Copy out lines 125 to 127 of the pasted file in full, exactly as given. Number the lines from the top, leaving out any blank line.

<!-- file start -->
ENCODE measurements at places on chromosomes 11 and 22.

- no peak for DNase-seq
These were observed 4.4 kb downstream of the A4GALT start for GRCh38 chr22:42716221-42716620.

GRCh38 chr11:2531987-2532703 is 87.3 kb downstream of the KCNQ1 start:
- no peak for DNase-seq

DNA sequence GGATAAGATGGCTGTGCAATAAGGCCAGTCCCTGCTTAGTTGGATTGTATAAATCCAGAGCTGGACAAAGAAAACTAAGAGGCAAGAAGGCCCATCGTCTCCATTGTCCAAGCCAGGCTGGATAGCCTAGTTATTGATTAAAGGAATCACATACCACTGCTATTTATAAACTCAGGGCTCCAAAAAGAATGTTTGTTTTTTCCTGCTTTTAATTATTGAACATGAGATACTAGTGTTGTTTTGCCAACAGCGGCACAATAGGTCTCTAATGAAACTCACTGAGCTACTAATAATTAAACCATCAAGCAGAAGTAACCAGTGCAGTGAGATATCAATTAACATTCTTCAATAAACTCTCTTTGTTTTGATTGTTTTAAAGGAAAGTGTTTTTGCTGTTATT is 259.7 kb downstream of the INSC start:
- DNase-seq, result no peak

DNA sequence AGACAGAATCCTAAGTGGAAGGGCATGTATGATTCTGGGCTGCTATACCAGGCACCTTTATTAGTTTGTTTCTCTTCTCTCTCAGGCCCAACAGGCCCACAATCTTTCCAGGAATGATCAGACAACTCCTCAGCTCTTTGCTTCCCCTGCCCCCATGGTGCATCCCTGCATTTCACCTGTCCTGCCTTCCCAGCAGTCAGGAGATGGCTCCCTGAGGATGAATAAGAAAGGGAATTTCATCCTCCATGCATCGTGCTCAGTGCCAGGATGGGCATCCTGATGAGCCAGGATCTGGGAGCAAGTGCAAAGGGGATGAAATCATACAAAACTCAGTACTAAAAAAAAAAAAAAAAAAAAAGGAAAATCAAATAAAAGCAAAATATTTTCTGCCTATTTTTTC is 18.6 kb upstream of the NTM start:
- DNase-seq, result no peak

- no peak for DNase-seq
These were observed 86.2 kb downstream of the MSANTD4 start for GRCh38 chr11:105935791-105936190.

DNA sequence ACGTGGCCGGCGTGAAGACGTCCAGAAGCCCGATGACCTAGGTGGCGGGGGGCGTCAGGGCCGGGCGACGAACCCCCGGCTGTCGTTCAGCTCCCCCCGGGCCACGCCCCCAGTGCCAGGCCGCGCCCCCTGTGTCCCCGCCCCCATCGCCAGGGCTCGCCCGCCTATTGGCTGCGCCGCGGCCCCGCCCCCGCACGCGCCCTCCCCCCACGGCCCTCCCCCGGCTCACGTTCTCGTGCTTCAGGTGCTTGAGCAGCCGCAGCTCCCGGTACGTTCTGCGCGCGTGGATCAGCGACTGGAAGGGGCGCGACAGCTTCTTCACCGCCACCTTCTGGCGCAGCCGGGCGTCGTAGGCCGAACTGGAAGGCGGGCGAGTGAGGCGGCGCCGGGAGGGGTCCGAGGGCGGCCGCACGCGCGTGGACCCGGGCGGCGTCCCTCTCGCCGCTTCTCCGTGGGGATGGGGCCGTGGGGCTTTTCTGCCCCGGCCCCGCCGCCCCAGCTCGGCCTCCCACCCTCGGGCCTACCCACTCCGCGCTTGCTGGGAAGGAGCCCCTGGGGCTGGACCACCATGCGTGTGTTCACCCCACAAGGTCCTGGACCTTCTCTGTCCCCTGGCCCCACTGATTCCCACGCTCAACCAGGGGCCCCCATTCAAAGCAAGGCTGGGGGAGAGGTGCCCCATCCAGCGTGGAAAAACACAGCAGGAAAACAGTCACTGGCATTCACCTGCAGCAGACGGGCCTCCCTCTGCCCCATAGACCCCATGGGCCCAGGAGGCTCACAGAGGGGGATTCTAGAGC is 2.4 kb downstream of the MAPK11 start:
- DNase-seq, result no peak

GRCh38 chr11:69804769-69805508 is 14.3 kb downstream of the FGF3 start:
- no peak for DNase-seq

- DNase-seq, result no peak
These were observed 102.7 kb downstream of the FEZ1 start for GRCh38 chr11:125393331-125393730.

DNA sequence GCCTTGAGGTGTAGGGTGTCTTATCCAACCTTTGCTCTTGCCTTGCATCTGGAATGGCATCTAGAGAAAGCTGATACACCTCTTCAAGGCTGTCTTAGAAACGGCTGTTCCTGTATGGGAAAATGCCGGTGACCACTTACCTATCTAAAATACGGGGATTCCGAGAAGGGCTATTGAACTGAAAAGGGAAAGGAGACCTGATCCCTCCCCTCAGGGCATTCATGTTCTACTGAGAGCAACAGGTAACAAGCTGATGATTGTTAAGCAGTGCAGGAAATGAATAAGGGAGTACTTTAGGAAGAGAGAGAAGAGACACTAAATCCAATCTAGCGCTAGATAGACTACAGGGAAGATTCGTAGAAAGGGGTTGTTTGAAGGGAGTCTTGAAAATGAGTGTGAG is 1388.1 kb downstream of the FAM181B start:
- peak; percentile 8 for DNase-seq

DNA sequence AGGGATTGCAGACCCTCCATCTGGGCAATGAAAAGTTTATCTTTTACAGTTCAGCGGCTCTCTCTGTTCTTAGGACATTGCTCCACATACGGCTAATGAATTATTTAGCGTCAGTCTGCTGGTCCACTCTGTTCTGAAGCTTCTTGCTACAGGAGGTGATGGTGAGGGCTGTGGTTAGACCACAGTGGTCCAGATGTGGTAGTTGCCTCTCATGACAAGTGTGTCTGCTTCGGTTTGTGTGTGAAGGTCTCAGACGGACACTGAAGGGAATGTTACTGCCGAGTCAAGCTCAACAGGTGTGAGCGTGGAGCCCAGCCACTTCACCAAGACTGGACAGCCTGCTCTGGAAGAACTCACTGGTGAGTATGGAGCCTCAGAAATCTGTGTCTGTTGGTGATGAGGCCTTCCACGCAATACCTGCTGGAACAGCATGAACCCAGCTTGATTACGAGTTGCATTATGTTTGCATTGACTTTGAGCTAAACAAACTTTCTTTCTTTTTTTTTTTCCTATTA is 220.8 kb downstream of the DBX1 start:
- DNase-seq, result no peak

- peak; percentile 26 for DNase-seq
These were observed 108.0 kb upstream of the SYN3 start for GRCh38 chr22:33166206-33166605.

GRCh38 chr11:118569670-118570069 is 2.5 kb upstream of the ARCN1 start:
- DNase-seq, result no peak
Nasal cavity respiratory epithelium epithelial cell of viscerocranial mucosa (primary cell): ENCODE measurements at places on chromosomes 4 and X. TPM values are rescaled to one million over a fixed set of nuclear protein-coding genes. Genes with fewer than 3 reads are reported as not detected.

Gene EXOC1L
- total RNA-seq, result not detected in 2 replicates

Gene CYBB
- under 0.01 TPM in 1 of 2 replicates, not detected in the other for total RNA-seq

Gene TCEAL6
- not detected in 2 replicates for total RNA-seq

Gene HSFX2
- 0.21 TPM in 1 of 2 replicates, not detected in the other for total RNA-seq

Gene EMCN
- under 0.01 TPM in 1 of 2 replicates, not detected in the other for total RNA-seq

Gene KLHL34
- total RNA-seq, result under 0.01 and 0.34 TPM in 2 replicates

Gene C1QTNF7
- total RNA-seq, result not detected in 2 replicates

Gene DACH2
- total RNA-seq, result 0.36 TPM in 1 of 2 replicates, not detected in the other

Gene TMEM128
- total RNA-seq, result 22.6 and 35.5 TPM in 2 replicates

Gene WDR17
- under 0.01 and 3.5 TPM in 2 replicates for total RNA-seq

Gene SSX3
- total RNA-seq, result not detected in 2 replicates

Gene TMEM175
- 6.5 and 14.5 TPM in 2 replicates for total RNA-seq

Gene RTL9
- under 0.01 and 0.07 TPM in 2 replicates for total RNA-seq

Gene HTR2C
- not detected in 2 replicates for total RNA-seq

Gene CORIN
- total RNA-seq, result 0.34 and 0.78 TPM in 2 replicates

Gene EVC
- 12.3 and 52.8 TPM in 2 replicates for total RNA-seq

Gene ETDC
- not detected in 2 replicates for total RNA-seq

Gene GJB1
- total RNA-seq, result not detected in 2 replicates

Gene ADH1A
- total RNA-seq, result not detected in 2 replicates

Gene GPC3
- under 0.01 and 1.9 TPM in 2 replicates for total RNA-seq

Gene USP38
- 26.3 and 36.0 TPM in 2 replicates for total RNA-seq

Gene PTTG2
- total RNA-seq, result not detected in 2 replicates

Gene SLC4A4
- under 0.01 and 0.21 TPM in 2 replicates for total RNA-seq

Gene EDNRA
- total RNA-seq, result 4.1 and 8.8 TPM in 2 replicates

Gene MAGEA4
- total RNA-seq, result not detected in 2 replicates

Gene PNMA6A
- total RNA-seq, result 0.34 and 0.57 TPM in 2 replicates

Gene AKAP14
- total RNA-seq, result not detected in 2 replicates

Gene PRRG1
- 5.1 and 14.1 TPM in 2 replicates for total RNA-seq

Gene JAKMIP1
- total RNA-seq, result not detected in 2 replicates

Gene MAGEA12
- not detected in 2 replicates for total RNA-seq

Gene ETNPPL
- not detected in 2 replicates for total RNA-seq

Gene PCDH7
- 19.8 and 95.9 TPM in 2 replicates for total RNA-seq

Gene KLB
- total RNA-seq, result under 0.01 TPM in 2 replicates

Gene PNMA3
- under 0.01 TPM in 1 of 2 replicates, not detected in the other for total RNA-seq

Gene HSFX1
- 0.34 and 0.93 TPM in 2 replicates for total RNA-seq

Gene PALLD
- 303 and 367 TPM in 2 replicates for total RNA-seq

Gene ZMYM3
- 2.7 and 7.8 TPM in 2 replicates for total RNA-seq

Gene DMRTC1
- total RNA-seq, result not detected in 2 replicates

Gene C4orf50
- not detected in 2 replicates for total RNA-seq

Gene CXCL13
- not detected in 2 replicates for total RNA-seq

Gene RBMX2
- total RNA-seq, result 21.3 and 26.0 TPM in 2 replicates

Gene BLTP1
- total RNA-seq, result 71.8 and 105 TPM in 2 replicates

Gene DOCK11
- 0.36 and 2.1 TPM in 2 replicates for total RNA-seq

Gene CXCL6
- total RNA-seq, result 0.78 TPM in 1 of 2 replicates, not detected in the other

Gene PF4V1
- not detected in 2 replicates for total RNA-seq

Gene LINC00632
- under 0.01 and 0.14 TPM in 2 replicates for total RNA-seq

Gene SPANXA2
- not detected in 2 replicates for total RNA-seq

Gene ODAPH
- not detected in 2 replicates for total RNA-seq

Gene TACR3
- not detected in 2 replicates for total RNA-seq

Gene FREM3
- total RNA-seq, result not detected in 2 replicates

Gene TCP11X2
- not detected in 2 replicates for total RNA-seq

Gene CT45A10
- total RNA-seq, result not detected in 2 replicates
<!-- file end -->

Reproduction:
Gene FREM3
- total RNA-seq, result not detected in 2 replicates

Gene TCP11X2